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Notley says external firm will examine complaints about staff, volunteer treatment

Alberta NDP Leader Rachel Notley attends a news conference in Calgary, Alta., Monday, March 15, 2021. THE CANADIAN PRESS/Jeff McIntosh. JMC

Alberta’s Opposition leader has apologized to delegates during a speech to her party’s provincial council, saying complaints about treatment of staff and volunteers will be investigated by an external firm.

Rachel Notley also promised during her speech Sunday in Red Deer that an independent body will review the NDP’s human resources policies to ensure they have “robust policies and proper codes of conduct in place.”

Read more: Alberta NDP considering hiring third party to oversee internal harassment complaints

She further promised that all of the party’s executive staff, including herself, will take additional workplace training.

Notley told reporters last week that she and the party executive would recommend finding an independent body with expertise in harassment complaints, and the matter would be discussed by NDP leadership this weekend.

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At the time, she was responding to an internal letter leaked to media and written three months ago by 15 New Democrat constituency presidents and regional vice-presidents to Notley and the party executive.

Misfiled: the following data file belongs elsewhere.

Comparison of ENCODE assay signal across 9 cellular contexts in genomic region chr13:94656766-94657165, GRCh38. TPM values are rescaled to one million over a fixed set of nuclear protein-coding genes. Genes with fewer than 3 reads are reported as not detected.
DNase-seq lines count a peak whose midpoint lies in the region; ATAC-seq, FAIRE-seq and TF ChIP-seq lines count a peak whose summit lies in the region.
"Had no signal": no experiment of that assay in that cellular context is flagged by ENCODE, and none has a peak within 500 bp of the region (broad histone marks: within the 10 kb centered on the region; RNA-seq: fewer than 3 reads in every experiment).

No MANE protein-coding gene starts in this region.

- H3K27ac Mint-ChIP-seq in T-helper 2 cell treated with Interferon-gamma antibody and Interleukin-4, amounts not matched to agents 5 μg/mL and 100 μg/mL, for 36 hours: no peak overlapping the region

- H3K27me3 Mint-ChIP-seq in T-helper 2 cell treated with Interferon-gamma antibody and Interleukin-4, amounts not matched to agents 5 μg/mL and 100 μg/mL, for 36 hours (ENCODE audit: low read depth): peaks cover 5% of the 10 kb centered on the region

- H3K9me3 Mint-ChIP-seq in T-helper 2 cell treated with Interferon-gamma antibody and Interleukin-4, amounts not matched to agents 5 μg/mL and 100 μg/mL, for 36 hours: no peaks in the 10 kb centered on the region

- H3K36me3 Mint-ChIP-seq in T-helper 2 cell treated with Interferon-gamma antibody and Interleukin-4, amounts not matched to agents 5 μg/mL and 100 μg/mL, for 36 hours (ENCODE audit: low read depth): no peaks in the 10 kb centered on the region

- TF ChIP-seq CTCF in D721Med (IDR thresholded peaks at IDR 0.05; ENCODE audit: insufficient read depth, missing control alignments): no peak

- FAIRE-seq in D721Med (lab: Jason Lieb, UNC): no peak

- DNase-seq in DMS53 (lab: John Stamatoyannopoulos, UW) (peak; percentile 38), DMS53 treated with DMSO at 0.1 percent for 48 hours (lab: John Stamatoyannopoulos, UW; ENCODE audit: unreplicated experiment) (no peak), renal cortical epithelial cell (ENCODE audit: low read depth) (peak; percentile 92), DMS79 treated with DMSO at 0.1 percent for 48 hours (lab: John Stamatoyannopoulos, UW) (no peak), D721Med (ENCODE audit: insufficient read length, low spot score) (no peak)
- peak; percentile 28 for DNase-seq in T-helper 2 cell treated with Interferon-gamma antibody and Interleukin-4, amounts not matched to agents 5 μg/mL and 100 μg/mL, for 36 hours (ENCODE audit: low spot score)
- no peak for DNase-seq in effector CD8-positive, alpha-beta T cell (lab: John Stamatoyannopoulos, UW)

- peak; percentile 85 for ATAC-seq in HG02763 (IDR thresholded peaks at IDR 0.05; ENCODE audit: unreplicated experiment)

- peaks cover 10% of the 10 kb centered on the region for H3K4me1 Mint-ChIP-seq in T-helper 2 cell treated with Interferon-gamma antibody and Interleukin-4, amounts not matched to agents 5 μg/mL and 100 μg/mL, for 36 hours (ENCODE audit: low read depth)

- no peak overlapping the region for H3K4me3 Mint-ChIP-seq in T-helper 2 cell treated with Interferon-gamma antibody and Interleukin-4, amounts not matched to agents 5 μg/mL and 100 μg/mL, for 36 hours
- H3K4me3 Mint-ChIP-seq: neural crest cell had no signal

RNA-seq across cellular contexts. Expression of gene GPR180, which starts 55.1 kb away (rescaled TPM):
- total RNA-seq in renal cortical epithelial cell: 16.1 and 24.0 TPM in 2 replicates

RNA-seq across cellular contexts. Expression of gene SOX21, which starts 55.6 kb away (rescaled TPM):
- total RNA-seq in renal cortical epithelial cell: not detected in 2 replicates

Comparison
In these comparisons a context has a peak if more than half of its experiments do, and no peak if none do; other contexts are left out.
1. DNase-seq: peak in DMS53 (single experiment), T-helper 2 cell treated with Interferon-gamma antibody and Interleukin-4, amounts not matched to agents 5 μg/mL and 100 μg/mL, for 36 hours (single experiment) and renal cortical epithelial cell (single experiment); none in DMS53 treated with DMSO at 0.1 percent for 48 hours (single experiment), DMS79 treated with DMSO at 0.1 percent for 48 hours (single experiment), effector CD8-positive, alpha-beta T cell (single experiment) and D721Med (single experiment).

The letter writers called for an independent third-party review of what they called a pattern of mistreatment of volunteers.

“Everyone, from volunteers to employees, to candidates, to the folks that happen to wander into a campaign office curious about what it is we have to say, all of those folks must be treated with the dignity and respect that we all care about so much,” Notley told her party Sunday.

“The fact is, though, it is clear that in some cases we have fallen short. We’ve heard concerns expressed about that, and as your leader I take responsibility for this and I apologize.”

Read more: Notley says Alberta NDP has ‘fallen short’ on respect for staff, volunteers

The letter also says there were concerns over how candidates were being picked in nomination races, with long waits for some candidates, leading to questions of possible favouritism.

When asked last week about whether a third-party harassment overseer would look back at past complaints — as asked for in the letter — Notley responded that she didn’t recall a request for a “retroactive review of any of the complaints.”

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In her speech Sunday, she appeared to indicate it would, and that concerns about candidate vetting would be addressed.

“We commit to addressing the outstanding matters that were raised by constituency associations in their March letter by the end of July, and will complete the vetting of candidates currently in the process by August,” Notley said.

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